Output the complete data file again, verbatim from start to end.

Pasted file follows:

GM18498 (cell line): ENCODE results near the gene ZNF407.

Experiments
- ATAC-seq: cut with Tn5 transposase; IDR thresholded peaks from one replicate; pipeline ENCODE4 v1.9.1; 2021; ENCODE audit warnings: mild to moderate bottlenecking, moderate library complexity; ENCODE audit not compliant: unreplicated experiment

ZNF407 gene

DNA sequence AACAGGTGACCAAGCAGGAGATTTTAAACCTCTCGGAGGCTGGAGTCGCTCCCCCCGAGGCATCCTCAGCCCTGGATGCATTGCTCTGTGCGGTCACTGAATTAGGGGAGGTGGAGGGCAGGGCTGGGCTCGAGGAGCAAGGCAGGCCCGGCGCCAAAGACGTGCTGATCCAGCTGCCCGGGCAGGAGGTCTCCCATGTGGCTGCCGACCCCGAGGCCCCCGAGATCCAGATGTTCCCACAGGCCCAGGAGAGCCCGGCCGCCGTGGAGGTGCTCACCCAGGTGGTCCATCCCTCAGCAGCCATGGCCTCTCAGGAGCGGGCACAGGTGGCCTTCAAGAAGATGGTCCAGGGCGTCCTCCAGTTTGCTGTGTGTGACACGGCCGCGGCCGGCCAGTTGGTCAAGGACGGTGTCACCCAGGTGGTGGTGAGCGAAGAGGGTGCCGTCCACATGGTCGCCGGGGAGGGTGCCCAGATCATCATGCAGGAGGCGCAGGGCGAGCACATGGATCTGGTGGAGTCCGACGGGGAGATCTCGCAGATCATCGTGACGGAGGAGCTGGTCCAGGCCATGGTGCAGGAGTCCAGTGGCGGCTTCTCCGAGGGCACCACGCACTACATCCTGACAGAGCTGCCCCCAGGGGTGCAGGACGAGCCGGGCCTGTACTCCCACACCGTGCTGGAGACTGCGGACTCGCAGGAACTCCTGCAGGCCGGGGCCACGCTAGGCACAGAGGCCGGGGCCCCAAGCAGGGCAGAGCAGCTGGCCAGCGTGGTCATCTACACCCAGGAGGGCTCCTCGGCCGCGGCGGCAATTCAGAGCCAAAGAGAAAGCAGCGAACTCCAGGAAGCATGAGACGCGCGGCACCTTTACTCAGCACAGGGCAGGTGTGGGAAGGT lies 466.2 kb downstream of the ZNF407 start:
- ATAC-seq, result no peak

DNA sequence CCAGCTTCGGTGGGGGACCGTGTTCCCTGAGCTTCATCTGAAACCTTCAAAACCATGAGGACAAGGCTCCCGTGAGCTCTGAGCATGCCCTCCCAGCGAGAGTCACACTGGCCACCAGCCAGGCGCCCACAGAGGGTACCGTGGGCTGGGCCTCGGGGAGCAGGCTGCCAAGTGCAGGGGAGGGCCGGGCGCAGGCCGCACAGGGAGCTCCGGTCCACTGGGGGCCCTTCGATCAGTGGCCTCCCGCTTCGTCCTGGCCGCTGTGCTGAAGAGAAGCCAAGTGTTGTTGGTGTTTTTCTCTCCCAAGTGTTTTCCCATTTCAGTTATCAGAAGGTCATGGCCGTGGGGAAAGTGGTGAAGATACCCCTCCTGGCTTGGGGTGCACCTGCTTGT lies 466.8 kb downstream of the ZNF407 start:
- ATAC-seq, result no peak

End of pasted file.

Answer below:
GM18498 (cell line): ENCODE results near the gene ZNF407.

Experiments
- ATAC-seq: cut with Tn5 transposase; IDR thresholded peaks from one replicate; pipeline ENCODE4 v1.9.1; 2021; ENCODE audit warnings: mild to moderate bottlenecking, moderate library complexity; ENCODE audit not compliant: unreplicated experiment

ZNF407 gene

DNA sequence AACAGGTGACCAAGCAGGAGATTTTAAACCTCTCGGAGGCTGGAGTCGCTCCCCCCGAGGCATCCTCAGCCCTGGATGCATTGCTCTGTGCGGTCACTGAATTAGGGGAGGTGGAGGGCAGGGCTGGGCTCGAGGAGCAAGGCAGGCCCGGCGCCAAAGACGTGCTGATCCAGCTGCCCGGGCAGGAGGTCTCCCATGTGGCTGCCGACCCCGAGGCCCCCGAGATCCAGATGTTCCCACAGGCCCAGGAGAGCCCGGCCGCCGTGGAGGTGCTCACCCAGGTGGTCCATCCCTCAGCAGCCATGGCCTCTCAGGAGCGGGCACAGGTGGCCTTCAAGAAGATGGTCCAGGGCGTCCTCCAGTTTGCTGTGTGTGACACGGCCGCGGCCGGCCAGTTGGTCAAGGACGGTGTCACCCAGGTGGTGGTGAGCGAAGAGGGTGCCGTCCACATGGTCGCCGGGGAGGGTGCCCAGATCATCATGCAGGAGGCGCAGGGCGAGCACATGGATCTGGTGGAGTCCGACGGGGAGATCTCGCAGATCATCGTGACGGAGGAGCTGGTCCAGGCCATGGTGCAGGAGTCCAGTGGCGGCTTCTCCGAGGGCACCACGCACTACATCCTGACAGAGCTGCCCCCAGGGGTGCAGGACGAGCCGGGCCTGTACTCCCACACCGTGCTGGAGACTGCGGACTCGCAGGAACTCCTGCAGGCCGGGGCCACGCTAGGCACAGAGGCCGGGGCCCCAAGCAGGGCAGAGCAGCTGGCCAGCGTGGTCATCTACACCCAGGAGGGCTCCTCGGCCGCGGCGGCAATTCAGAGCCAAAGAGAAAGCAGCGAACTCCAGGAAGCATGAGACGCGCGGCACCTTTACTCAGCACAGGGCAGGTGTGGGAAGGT lies 466.2 kb downstream of the ZNF407 start:
- ATAC-seq, result no peak

DNA sequence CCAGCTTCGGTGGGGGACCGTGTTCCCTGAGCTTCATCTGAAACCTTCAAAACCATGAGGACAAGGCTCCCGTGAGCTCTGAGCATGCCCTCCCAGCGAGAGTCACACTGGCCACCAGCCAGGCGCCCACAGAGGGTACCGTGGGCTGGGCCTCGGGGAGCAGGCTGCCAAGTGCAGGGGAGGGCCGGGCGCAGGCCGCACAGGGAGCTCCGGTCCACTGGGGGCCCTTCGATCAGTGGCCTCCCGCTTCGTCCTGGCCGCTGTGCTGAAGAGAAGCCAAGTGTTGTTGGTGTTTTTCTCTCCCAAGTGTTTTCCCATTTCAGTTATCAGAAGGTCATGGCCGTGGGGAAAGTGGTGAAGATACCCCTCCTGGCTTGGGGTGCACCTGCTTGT lies 466.8 kb downstream of the ZNF407 start:
- ATAC-seq, result no peak